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Discussion Starter · #1 ·
I've been battling an outbreak of cyano and hair algae for a long time now, with little success. I've cut back on feeding to 2 small servings per week, reduced lighting to ~9 hrs/day, and increased my water change frequency. I've added more snails, only to see them gorge themselves, and grow, but not impact the overall algae population. I also have harvested numerous cups of algae directly from the tank, only to have it return. All of this has seen my nitrates drop, but I still have the problem algae, with no significant reductions.

Although I can't detect phosphates (ever) when I test, could this still be a large part of my problem? I recently read a response from Tom and Chris that indicated that cyano can use enzymes to cleave phosphates from non-detectable forms. Could this be supporting the algae in my tank?

If so, where is it coming from? Is there enough of these phosphate compounds in the food (I use frozen foods) to still support it, even with greatly reduced feedings? Could it be in the Ball's Pickling Lime that I use to make-up my Kalkwasser? I have not tested it, but will try to tonight.

Also, what is the best method for getting rid of phosphates? Since I've tried lots of other options, would activated carbon or phosphate removers work? What brands have people had success with?

Thanks for considering all of these questions-
Daryl:rolleyes:
 

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from what i understand the kalk actually helps remove phosphate from the water column. i do not know how exactly, but i am sure one of the chem gods can explain.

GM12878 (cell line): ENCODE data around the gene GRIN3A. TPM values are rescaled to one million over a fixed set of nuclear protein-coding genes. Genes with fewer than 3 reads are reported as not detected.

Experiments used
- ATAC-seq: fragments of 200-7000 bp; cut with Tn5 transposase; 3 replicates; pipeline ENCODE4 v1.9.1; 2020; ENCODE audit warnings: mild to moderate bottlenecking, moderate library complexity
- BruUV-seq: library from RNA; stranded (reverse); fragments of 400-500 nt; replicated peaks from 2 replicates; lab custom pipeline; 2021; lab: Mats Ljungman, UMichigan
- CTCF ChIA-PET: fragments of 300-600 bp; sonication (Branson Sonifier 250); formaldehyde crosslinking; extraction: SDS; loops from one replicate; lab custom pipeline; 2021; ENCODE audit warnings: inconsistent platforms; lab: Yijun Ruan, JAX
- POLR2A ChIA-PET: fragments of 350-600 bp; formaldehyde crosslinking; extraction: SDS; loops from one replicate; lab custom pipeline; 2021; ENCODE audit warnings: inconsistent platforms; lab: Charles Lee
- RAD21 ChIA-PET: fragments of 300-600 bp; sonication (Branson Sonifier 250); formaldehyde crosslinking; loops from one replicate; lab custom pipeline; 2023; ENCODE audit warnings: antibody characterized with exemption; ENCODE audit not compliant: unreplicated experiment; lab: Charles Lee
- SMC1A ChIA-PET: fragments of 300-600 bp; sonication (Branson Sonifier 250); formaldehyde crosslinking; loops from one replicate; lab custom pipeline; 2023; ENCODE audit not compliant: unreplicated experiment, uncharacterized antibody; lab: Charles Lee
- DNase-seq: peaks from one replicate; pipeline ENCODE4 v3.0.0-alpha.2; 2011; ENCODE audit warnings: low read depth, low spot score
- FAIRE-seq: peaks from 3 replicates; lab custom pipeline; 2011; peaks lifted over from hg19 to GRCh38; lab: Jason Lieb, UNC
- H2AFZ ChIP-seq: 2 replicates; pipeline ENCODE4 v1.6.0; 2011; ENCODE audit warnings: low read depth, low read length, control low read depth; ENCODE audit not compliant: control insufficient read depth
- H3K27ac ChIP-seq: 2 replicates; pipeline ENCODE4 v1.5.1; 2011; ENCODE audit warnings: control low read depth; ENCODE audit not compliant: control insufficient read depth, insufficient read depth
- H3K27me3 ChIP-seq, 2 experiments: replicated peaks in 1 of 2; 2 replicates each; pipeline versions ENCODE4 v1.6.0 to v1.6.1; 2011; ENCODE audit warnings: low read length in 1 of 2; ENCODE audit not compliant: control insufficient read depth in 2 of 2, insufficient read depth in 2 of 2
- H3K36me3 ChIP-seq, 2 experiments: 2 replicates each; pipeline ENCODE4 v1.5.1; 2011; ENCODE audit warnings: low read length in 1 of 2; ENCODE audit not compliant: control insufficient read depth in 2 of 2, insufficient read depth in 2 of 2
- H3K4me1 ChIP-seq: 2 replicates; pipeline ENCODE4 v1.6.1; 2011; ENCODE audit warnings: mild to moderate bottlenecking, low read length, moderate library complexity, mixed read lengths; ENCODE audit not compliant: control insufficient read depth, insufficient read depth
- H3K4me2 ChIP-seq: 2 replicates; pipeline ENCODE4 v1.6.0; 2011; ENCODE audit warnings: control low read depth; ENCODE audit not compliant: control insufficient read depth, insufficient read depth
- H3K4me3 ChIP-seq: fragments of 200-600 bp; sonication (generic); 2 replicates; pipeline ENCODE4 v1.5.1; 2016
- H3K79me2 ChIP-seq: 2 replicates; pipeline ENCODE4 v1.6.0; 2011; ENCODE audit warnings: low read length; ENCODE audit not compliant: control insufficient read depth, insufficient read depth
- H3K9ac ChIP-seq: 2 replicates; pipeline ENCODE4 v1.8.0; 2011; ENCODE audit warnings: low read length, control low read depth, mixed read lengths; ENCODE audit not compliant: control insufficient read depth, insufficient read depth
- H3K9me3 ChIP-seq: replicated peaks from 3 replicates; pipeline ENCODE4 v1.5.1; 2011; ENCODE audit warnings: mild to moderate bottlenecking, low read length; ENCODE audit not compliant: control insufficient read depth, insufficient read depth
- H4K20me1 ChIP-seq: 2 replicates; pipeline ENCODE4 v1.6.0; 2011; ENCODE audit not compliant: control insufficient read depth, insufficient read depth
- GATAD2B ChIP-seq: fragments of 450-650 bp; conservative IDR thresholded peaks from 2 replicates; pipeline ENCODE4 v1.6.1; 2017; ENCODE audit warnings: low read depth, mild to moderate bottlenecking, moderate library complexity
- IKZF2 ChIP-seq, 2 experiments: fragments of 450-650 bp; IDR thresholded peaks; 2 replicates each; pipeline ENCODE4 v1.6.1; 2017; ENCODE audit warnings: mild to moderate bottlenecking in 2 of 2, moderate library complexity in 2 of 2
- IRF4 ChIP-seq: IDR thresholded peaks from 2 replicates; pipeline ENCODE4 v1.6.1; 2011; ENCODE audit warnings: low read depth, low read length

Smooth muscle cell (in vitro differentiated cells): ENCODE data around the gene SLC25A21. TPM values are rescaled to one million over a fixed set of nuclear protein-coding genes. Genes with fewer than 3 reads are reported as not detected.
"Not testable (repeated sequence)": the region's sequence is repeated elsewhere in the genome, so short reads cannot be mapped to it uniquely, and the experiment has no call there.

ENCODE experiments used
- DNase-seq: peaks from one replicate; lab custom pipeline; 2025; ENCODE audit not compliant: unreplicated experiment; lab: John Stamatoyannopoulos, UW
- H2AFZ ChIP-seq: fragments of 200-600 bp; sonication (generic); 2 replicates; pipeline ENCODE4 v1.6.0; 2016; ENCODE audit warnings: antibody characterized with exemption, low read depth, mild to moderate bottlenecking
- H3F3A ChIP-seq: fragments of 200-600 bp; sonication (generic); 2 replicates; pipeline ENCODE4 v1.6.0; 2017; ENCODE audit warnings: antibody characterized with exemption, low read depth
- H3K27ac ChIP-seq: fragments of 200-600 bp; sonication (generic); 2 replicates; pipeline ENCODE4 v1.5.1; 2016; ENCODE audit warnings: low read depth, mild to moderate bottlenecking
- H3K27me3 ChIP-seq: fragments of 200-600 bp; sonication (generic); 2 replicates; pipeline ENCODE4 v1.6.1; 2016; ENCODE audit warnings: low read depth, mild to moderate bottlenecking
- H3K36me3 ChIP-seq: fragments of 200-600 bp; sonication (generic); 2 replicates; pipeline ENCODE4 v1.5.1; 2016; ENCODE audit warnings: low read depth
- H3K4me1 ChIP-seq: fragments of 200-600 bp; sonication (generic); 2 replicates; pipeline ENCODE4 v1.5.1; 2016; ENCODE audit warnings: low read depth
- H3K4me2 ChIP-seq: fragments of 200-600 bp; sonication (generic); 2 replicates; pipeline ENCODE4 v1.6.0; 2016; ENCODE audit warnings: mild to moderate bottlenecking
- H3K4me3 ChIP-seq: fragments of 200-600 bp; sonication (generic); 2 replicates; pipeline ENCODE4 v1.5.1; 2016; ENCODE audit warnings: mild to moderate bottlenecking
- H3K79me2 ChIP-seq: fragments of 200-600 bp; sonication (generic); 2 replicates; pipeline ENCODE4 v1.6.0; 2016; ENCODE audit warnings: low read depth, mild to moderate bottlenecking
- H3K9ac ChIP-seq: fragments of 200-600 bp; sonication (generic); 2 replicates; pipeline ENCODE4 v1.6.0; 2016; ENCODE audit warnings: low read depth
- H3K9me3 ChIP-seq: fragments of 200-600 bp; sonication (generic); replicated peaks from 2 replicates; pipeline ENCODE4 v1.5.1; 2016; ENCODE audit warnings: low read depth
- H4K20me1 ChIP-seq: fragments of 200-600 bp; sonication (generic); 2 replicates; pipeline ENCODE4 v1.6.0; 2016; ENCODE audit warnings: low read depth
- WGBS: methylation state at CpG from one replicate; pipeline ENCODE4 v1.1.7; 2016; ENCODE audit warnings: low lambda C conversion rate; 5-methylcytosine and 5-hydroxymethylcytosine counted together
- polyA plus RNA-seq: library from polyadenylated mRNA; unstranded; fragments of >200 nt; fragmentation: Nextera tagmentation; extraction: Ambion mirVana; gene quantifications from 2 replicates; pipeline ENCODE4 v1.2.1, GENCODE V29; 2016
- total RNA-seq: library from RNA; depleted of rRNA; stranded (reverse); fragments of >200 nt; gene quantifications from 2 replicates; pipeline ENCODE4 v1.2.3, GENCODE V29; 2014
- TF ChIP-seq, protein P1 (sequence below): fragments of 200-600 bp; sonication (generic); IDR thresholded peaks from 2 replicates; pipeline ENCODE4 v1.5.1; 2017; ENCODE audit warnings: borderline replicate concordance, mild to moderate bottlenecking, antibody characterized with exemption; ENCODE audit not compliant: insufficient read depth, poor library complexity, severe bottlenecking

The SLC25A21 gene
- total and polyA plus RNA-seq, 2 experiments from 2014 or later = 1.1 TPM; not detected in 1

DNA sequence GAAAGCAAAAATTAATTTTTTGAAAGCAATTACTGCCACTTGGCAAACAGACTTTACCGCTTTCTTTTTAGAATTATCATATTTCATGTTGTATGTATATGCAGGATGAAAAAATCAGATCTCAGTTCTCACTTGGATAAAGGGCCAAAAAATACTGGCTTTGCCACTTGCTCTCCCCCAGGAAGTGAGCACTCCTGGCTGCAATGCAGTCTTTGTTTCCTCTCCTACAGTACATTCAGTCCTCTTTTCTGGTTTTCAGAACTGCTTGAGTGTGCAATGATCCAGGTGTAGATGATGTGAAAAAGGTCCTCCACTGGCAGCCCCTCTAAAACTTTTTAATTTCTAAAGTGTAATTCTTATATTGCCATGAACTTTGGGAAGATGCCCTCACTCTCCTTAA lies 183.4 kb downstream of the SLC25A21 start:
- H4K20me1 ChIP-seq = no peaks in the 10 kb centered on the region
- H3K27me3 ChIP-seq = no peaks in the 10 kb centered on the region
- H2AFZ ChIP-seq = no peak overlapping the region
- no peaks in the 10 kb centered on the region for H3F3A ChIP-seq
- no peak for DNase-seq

now galleon has posted an interesting tidbit on the DSB thread about DSB producing phosphates. try going in there and reading about it. now be prepared to have your brain hurt afterwards.:(

G~
 

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Summer and Alyssa's Daddy
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Kalkwasser actually precipates the Phosphates. However, how new is your tank. Sometimes the hair algae stage is just part of new tank syndrome and there are no easy answers. If this is a reef, I would like to know what water you are using. I use RO/DI water (5 stage) to make sure I am not putting in anything I don't want in my tank. Also, Watch your bioload, more critters, more nitrates. Crabs and snails I don't count but my wife had the same problem until she lost some fish. The hair algae went away. Also she bought a red-lipped blenny. They gorged on the algae, especially since you feed so low now.
Phos-Gard by Hagen is a phosphate sponge that we use in our sump to rid ourselves of a lot of phosphates. I have never really had much of a problem but I also like using refugiums.

Ray
 

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Discussion Starter · #4 ·
Ray-

This tank has been moved twice, but has been up for over 5 years now, with the most recent move being 18 months ago. And I only use 4-stage RO/DI well water.

Geoff - Ouch. A person could hurt themselves trying to read that thread. It'll take me a month of study to digest that stuff :D

One thing that I have noticed about the hair algae - It grows predominantly on two pieces of rock that were originally dead coral skeletons. They've been in the tank with live rock for the whole 5 years, so I would consider them to be LR, but they still don't have much coraline growth on them. My Figi LR, does not seem to support the hair or cyano growth at all like these other pieces. Could it be worth changing out the coral heads?

Daryl
 
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